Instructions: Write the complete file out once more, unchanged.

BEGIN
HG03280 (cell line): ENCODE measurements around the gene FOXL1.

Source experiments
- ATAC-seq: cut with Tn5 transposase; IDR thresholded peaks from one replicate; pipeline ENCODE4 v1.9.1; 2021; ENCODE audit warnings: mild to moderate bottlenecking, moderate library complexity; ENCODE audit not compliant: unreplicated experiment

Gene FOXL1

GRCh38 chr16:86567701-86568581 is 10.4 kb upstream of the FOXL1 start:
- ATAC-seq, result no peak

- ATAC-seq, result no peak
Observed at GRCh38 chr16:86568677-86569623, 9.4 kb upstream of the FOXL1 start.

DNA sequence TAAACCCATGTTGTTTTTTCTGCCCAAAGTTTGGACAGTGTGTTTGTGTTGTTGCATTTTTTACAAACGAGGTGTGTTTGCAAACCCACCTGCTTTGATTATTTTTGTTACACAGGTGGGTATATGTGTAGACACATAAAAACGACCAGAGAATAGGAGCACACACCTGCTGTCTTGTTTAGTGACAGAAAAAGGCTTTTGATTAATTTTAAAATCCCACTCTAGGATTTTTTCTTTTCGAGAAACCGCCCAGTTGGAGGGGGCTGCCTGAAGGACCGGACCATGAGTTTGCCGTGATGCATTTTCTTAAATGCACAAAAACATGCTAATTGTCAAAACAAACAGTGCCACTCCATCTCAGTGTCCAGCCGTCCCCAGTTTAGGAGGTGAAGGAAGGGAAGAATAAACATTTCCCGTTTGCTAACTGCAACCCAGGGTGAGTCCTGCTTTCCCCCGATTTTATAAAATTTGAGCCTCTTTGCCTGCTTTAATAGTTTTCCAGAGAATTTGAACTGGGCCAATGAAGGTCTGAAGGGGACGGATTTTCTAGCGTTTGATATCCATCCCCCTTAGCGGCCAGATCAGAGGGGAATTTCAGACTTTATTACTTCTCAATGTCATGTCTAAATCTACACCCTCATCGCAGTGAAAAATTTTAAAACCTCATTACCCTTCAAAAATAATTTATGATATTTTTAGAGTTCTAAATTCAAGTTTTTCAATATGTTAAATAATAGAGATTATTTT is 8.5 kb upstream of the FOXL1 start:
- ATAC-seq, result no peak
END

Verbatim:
HG03280 (cell line): ENCODE measurements around the gene FOXL1.

Source experiments
- ATAC-seq: cut with Tn5 transposase; IDR thresholded peaks from one replicate; pipeline ENCODE4 v1.9.1; 2021; ENCODE audit warnings: mild to moderate bottlenecking, moderate library complexity; ENCODE audit not compliant: unreplicated experiment

Gene FOXL1

GRCh38 chr16:86567701-86568581 is 10.4 kb upstream of the FOXL1 start:
- ATAC-seq, result no peak

- ATAC-seq, result no peak
Observed at GRCh38 chr16:86568677-86569623, 9.4 kb upstream of the FOXL1 start.

DNA sequence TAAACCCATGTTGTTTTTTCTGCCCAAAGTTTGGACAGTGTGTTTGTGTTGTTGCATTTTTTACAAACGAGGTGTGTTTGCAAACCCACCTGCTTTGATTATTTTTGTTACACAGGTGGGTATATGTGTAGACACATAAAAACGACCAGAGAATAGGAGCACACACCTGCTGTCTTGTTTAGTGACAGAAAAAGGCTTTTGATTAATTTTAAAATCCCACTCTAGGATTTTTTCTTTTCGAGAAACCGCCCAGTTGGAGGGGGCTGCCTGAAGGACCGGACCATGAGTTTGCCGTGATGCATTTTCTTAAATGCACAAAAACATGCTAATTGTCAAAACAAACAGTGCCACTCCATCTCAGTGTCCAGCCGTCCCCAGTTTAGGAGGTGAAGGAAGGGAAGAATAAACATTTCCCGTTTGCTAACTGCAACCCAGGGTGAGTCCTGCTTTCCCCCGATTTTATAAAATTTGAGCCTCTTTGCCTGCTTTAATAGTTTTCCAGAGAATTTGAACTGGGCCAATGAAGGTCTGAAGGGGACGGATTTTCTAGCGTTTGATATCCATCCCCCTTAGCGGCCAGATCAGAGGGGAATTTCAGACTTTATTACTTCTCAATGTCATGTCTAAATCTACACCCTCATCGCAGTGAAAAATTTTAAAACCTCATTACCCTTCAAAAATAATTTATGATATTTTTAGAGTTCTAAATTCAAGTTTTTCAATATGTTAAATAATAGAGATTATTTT is 8.5 kb upstream of the FOXL1 start:
- ATAC-seq, result no peak